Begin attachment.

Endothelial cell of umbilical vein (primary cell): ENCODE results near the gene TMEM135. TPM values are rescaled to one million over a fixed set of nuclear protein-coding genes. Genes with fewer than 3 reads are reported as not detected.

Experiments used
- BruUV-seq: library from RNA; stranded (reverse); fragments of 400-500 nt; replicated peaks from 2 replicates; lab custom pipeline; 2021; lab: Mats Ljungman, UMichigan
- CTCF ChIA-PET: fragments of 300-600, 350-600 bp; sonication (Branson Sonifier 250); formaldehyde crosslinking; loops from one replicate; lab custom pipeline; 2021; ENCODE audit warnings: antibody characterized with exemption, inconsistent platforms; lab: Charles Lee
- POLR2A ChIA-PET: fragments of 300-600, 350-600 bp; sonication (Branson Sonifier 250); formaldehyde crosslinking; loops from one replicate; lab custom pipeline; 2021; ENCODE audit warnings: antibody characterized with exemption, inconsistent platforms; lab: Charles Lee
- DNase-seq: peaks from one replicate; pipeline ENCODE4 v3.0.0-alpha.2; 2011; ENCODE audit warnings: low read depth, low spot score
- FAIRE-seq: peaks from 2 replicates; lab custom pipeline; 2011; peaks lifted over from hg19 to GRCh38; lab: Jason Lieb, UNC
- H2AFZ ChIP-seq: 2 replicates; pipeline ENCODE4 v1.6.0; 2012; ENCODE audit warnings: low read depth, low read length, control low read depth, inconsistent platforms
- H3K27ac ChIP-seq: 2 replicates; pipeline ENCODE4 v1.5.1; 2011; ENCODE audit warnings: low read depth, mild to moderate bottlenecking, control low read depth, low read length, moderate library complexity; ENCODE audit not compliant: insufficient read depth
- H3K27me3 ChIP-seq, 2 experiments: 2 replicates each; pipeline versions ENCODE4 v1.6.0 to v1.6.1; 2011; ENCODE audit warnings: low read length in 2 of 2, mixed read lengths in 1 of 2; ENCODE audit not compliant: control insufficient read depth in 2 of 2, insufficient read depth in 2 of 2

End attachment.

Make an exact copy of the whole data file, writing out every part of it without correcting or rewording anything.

Endothelial cell of umbilical vein (primary cell): ENCODE results near the gene TMEM135. TPM values are rescaled to one million over a fixed set of nuclear protein-coding genes. Genes with fewer than 3 reads are reported as not detected.

Experiments used
- BruUV-seq: library from RNA; stranded (reverse); fragments of 400-500 nt; replicated peaks from 2 replicates; lab custom pipeline; 2021; lab: Mats Ljungman, UMichigan
- CTCF ChIA-PET: fragments of 300-600, 350-600 bp; sonication (Branson Sonifier 250); formaldehyde crosslinking; loops from one replicate; lab custom pipeline; 2021; ENCODE audit warnings: antibody characterized with exemption, inconsistent platforms; lab: Charles Lee
- POLR2A ChIA-PET: fragments of 300-600, 350-600 bp; sonication (Branson Sonifier 250); formaldehyde crosslinking; loops from one replicate; lab custom pipeline; 2021; ENCODE audit warnings: antibody characterized with exemption, inconsistent platforms; lab: Charles Lee
- DNase-seq: peaks from one replicate; pipeline ENCODE4 v3.0.0-alpha.2; 2011; ENCODE audit warnings: low read depth, low spot score
- FAIRE-seq: peaks from 2 replicates; lab custom pipeline; 2011; peaks lifted over from hg19 to GRCh38; lab: Jason Lieb, UNC
- H2AFZ ChIP-seq: 2 replicates; pipeline ENCODE4 v1.6.0; 2012; ENCODE audit warnings: low read depth, low read length, control low read depth, inconsistent platforms
- H3K27ac ChIP-seq: 2 replicates; pipeline ENCODE4 v1.5.1; 2011; ENCODE audit warnings: low read depth, mild to moderate bottlenecking, control low read depth, low read length, moderate library complexity; ENCODE audit not compliant: insufficient read depth
- H3K27me3 ChIP-seq, 2 experiments: 2 replicates each; pipeline versions ENCODE4 v1.6.0 to v1.6.1; 2011; ENCODE audit warnings: low read length in 2 of 2, mixed read lengths in 1 of 2; ENCODE audit not compliant: control insufficient read depth in 2 of 2, insufficient read depth in 2 of 2